IRS warns about tax scams ahead of July 15 deadline
The tax deadline of July 15 is almost here and the Internal Revenue Service has issued a fresh warning about scams.
Because of COVID-19, the original filing deadline for the 2019 tax year was postponed from April 15 to July 15.
Along with that reminder, the IRS is telling taxpayers that “scammers are hard at work” once again trying to get your personal information and your money.
One of the most important things to keep in mind is that the IRS will not contact you by phone, email or social media to ask for personal information, the agency said.
If you get such a request, “It is a scam,” the IRS said.
Successful tax scams can be particularly devastating financially because of the critical data scammers harvest from tax documents, including full legal names, birthdates, and social security numbers, said Alex Guirakhoo, strategy and research analyst at cybersecurity services company Digital Shadows, to Fox News earlier this year.
And once this information is stolen, it's for sale on cybercriminal forums.
"On the dark web, there are countless forums dedicated to tax scams and refund fraud, allowing even the most novice cybercriminal to easily purchase people’s tax records," Tom Kellermann, head cybersecurity strategist, VMware Carbon Black, told Fox News in a statement.
Cybersecurity firm Proofpoint warns that tax-related threats from cybercriminals generally fall into two categories.
One is tax-themed emails with malicious attachments.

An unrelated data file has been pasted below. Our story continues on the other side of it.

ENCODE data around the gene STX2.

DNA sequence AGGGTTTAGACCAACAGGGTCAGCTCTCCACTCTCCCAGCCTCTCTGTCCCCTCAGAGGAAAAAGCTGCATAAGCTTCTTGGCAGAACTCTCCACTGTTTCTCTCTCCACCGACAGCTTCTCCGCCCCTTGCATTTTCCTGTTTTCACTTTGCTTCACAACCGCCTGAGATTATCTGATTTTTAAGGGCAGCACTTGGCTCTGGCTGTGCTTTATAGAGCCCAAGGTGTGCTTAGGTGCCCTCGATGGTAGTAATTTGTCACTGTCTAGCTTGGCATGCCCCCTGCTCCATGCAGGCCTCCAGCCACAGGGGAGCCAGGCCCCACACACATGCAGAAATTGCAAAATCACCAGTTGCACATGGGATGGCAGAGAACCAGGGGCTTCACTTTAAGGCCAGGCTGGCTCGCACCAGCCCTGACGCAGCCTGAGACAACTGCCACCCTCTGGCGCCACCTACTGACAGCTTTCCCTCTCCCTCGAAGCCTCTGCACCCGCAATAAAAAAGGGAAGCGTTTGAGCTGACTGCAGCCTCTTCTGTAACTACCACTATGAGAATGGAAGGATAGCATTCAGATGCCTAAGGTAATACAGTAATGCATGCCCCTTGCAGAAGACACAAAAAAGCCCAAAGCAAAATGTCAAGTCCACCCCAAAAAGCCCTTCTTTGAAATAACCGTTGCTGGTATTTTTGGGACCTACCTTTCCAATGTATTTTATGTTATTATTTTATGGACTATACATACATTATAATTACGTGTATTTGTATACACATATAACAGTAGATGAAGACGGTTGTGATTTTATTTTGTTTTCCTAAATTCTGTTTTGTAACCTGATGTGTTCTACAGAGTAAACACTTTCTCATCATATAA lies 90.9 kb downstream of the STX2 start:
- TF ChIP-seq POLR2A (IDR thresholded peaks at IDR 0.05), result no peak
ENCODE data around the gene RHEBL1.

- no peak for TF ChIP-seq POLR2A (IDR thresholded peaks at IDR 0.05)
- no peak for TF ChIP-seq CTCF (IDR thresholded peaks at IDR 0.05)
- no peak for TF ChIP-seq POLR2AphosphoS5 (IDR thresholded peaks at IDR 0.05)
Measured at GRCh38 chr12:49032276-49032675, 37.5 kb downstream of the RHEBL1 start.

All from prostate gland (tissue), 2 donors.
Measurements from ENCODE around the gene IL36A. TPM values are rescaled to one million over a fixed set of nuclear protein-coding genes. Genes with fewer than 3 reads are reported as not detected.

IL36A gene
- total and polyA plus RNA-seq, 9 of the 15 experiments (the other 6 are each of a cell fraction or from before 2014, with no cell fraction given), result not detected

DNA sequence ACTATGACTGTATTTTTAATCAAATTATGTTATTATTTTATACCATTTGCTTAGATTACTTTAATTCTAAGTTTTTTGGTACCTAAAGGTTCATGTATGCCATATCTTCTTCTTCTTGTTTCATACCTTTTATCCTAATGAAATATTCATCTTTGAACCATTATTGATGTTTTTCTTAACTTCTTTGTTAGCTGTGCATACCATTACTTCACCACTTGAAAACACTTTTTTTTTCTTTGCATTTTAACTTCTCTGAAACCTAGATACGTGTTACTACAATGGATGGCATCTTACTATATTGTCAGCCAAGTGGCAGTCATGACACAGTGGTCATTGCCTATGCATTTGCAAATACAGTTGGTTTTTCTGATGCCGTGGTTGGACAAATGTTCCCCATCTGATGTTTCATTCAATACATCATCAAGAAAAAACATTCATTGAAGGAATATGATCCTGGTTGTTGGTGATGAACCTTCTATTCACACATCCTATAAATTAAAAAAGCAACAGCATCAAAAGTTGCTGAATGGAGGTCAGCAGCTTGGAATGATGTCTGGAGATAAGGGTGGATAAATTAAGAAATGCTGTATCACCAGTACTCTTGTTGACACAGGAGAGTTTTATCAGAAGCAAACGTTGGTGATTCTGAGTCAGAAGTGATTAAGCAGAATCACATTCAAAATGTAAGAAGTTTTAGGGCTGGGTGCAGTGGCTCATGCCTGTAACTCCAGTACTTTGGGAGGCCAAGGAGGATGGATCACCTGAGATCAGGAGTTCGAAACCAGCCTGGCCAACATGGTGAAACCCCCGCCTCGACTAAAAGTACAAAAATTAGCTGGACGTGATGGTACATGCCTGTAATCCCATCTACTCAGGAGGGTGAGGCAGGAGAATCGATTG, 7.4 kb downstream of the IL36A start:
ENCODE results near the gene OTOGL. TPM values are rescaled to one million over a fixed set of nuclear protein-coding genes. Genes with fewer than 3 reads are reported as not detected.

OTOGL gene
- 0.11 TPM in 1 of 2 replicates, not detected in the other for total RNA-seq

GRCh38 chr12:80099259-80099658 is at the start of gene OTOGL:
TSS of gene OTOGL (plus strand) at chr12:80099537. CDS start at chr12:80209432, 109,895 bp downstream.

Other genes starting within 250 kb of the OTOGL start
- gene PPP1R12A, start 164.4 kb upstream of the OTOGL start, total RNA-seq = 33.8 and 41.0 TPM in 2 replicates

Proofpoint cites an example where an email scammer sends a malicious attachment with the logo of one of the largest tax preparation agencies in the United States. If the attachment is clicked on, it installs TeamViewer, a popular remote desktop sharing program.
"Once TeamViewer is installed, the attackers are able to completely control the recipient’s computer, giving them complete access to all the information on that computer including banking and investment accounts," Proofpoint said.Because TeamViewer is a legitimate, popular application, it may not be flagged as malware by security software.
Proofpoint says to treat all tax-themed attachments as potentially malicious since it is unusual for tax preparation and accounting companies to send information as attachments through regular email.
The second category is legitimate tax websites that have been hacked by bad guys.
This especially applies to smaller tax preparation and accounting firms, according to Proofpoint.
“These are websites that are owned and run by legitimate companies but have been taken over by attackers who are using them to distribute malware to people who visit these sites,” Proofpoint said.
These sites often use out-of-date or unpatched software, making them vulnerable.
Another tactic used by scammers is urgency, several cybersecurity experts have told Fox News. These schemes can be effective because they play on Americans’ fear about mistakes, misfilings, or just generally running into trouble with the IRS.
But urgency should be viewed as a dead giveaway. A tax emergency generally doesn’t happen.
Again, heed the IRS’s advice that you shouldn’t respond if you get a phone call or email.
Other advice offered by VMware Carbon Black: Never use public WiFi when filing your taxes and always use multi-factor authentication.
Another good piece of advice: check out the “dirty dozen” tax scams the IRS publishes.